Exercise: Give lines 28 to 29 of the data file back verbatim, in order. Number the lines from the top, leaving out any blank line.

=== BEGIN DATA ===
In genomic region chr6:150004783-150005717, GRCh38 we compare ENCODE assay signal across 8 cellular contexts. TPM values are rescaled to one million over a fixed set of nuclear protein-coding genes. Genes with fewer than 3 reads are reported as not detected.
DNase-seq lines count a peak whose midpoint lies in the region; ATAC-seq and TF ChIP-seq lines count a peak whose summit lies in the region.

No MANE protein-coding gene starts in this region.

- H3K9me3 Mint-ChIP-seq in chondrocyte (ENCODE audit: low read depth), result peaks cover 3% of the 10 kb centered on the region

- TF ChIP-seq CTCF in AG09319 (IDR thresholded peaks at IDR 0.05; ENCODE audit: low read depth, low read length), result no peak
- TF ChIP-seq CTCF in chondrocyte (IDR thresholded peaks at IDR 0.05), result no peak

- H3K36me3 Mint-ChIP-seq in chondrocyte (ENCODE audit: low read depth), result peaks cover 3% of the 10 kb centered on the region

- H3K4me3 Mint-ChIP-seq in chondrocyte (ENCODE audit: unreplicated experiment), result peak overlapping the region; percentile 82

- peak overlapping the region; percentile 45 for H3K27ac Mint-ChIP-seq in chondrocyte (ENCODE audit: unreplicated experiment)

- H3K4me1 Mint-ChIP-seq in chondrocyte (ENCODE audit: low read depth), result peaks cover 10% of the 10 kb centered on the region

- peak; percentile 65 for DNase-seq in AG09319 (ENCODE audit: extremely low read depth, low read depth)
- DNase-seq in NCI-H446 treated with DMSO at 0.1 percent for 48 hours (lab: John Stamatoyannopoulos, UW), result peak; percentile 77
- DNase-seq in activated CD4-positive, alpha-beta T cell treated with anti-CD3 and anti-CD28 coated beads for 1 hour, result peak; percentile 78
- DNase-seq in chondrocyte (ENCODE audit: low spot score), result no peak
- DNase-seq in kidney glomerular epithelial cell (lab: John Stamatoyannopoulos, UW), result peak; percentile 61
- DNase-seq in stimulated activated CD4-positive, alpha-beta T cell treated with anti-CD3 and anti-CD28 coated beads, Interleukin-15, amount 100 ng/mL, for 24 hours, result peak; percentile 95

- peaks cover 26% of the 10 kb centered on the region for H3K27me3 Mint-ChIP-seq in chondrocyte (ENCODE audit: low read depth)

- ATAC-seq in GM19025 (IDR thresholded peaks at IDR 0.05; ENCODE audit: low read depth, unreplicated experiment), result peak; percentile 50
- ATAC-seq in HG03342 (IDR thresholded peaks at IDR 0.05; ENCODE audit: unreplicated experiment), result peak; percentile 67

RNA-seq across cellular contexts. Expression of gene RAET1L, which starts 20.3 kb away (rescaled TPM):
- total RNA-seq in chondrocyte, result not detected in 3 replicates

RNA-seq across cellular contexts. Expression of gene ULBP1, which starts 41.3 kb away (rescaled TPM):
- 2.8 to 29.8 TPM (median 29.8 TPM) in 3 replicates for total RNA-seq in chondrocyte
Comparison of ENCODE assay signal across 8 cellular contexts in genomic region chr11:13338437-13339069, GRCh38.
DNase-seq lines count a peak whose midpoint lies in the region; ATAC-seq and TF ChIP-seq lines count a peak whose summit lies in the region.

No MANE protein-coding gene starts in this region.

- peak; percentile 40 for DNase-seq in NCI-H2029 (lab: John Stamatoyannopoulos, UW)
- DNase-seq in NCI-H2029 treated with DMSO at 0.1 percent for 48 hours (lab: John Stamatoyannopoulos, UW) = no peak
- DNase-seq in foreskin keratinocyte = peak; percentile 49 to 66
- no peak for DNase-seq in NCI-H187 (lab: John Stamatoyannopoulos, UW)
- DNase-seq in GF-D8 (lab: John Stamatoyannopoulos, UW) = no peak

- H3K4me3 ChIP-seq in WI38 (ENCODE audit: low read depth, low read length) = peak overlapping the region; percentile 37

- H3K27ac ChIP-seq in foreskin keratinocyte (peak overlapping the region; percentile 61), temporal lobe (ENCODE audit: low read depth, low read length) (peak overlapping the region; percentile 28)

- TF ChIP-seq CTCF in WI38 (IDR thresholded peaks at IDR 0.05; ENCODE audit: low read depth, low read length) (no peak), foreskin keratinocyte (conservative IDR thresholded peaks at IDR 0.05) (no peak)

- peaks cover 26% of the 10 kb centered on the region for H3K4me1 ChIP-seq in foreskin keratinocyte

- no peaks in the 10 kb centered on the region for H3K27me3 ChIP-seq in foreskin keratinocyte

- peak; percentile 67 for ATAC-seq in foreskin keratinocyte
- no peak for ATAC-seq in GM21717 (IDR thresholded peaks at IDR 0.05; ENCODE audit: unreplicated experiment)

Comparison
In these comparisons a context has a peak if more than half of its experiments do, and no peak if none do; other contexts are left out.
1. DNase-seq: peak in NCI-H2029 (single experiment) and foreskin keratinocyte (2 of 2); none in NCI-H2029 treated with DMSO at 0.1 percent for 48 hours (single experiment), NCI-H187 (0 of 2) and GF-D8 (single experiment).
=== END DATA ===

- DNase-seq in NCI-H2029 treated with DMSO at 0.1 percent for 48 hours (lab: John Stamatoyannopoulos, UW) = no peak
- DNase-seq in foreskin keratinocyte = peak; percentile 49 to 66